This is the limitation of our ability to create. There is something fundamental, and we are not it. As one attempting to write a novel I found the most poignant moments in the repeated “epiphanies” experienced by Caden: he continually states, “I know how it’s going to end now.” I cannot count how many times I have thought and/or said this, only to find that was not the end but just the gateway into the next stage.
Not only is our creative ability limited in terms of production, but our time and capacity to move to that next stage is a thing often passed on to another. Caden relinquishes more and more creative control to others, to actors, to outside voices. This is the fate of all creation (even God’s to some extent, though this is done so willfully and in our case it is often not), whether it is a critic (such as myself) interpreting a movie into their own image, or a reader having a book become a part of their life in a way the author never intended (both good and bad instances have been known to occur).
When this happens we do not simply wonder if we lost our voice, or had it usurped by others, we wonder if it was ever even ours to begin with. In a sense these creations take on a life of their own as they fuse with the minds and hearts of others.
To Know and Be Known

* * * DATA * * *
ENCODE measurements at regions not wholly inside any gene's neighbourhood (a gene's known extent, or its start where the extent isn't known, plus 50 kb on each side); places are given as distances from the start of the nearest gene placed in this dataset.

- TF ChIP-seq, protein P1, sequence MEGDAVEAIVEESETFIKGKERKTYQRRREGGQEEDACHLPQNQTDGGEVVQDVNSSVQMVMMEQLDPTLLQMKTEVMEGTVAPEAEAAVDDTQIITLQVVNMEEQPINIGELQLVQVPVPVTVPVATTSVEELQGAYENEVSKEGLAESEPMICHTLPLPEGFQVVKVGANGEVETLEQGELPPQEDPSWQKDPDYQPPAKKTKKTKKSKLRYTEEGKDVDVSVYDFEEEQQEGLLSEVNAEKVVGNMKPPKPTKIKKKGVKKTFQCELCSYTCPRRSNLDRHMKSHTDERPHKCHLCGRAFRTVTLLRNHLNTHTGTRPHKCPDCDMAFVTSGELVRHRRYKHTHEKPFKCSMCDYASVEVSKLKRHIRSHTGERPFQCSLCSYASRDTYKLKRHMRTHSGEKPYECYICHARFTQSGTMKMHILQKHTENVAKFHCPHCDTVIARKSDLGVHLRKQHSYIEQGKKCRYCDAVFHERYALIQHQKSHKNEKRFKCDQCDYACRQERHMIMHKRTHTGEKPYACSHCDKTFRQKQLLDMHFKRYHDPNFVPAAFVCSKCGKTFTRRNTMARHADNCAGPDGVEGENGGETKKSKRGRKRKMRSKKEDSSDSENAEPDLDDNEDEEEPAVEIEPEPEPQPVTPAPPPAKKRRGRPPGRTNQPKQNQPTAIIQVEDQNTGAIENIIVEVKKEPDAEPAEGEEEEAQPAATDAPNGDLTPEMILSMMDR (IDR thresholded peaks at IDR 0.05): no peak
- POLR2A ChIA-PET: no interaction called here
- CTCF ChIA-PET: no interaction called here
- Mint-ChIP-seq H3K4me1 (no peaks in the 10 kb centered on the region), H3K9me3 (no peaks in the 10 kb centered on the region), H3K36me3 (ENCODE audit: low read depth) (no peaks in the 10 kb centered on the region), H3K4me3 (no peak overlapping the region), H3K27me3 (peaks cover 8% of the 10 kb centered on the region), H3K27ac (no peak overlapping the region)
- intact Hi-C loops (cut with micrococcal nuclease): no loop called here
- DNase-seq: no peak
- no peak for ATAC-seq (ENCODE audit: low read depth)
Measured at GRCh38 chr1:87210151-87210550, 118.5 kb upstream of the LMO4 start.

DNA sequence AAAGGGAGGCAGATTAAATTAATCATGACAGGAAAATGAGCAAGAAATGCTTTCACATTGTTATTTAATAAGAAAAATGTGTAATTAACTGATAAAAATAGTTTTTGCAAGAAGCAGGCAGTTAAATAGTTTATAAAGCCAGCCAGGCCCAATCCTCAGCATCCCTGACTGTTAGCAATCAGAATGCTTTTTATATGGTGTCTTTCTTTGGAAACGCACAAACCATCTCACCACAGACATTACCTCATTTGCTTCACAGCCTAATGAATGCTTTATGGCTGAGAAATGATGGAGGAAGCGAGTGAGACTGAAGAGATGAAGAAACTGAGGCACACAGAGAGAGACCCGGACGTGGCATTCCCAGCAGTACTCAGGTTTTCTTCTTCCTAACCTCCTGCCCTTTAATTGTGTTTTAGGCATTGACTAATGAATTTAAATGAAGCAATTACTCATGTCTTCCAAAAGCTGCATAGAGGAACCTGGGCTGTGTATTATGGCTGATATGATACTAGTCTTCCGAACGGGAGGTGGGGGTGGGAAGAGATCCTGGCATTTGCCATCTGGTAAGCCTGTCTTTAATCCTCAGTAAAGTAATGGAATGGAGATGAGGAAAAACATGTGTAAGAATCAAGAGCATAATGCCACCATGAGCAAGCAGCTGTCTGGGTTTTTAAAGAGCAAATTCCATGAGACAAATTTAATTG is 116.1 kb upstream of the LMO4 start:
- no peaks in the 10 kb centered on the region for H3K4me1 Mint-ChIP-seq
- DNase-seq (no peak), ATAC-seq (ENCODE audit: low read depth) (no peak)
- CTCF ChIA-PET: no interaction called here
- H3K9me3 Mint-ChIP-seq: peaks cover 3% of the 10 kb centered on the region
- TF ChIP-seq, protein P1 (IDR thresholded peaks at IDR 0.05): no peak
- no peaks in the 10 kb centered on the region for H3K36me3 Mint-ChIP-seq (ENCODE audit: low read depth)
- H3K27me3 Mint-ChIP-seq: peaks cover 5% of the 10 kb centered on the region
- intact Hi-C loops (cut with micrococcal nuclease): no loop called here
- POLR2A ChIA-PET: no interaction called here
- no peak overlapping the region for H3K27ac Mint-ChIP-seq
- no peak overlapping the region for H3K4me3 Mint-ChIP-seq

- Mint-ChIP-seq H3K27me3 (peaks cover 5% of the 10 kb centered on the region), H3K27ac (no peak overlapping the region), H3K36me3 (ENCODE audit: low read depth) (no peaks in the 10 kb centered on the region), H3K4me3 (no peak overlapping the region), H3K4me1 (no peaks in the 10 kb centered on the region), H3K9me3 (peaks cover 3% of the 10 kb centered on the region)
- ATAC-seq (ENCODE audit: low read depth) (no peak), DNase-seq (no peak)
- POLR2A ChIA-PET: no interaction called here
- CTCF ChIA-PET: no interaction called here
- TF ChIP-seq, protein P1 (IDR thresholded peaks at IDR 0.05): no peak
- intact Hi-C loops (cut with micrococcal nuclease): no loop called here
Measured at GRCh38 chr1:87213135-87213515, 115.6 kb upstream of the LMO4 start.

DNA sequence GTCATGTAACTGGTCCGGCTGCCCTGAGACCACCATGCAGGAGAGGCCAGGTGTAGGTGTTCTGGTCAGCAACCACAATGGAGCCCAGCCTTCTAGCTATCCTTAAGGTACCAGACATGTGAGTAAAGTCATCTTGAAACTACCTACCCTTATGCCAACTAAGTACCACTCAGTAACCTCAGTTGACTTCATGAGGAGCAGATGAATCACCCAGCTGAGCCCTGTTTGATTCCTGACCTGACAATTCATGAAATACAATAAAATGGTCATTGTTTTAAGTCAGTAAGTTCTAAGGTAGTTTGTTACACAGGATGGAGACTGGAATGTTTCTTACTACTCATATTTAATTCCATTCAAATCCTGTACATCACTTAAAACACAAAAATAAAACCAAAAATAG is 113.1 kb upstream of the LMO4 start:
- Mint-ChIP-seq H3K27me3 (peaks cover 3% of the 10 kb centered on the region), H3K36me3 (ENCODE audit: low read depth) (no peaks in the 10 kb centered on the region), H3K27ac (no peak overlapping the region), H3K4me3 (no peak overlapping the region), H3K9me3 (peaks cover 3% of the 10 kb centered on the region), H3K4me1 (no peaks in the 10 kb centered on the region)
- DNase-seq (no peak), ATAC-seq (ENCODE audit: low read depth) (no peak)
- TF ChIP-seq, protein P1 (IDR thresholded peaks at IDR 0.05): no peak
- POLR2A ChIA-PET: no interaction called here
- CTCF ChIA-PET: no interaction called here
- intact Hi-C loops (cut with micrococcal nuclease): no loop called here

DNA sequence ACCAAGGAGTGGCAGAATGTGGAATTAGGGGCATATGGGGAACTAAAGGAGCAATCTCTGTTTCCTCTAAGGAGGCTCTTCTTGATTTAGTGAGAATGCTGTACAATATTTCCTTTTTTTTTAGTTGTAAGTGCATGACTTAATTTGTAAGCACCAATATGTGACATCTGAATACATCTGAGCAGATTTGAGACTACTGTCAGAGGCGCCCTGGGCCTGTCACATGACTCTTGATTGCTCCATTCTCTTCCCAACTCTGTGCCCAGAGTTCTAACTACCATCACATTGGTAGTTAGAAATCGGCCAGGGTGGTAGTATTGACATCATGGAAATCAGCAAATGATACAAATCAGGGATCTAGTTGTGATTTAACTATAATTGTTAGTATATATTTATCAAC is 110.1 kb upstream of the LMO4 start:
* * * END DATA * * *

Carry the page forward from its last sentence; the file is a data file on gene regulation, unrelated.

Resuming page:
This relates incredibly to the Hebrew word Yada which means to know. Often we understand this as the deepest form of sexual congress (or in crude jokes: I knew her… in the biblical sense), but it is more than that; it is the very literal essence of full knowledge (not just carnal, but spiritual; a knowledge of Ethos, Pathos, and Logos fused) of an other. This is the picture of God walking with Adam and Eve in Genesis. This is a thing lost that we are (whether aware or unwittingly) constantly in pursuit of regaining – not to mention that this is also God’s pursuit of man, a desire to regain and restore our Yada with His (hence all the bridegroom and wedding imagery).
Art, our creation, is an extension of this. We seek to be known in a way that words and occupying time and space together do not always accomplish. Unfortunately, in our Fall, this may not occur, but when it does – when we connect with somebody else’s creation in this way – we are overcome by its beauty because we catch a glimpse of that moment when all masks and pretense fall away and we see our true faces.
Although Synecdoche “misses this” it also reaches this point more than any other movie I can think of at this time (maybe Tree of Life, or Babette’s Feast comes close, but neither as raw as Synecdoche). That is why this is such a melancholy movie for me… it seems so close, in its pursuit of truth, to touching THE Truth, but so distant from it in the same breadth.
Fitting considering synecdoche is defined as: a figure of speech in which a part is made to represent the whole or vice versa, as in Cleveland won by six runs (meaning “Cleveland’s baseball team”).